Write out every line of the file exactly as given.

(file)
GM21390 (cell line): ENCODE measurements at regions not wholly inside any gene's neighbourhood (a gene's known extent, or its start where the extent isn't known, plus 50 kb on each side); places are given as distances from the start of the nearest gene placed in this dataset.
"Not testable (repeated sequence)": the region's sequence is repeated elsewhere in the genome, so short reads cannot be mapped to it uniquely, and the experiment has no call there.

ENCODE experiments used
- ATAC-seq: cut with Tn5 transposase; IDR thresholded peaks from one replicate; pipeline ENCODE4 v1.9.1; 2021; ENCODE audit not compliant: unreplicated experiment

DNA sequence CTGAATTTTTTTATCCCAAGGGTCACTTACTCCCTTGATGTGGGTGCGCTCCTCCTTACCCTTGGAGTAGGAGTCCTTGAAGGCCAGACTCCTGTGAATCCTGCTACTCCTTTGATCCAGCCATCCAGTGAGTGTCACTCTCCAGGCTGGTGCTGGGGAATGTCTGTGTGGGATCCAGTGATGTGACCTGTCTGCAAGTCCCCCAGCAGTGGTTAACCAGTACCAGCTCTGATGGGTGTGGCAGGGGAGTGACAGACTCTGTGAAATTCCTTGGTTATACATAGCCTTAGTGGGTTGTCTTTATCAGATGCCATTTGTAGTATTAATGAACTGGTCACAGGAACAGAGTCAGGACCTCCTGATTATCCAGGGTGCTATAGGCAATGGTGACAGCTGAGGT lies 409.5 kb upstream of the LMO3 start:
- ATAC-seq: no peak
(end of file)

GM21390 (cell line): ENCODE measurements at regions not wholly inside any gene's neighbourhood (a gene's known extent, or its start where the extent isn't known, plus 50 kb on each side); places are given as distances from the start of the nearest gene placed in this dataset.
"Not testable (repeated sequence)": the region's sequence is repeated elsewhere in the genome, so short reads cannot be mapped to it uniquely, and the experiment has no call there.

ENCODE experiments used
- ATAC-seq: cut with Tn5 transposase; IDR thresholded peaks from one replicate; pipeline ENCODE4 v1.9.1; 2021; ENCODE audit not compliant: unreplicated experiment

DNA sequence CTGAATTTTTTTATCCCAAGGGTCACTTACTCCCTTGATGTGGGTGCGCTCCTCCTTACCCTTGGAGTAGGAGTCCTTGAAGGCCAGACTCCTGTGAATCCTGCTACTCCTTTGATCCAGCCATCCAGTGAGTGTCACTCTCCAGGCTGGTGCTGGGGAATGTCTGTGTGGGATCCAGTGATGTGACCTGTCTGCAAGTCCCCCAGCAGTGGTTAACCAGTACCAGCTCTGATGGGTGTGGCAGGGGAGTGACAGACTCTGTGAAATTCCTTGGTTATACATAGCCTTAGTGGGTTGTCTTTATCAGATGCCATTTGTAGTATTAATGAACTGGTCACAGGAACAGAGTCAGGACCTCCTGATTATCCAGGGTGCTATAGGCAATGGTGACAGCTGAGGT lies 409.5 kb upstream of the LMO3 start:
- ATAC-seq: no peak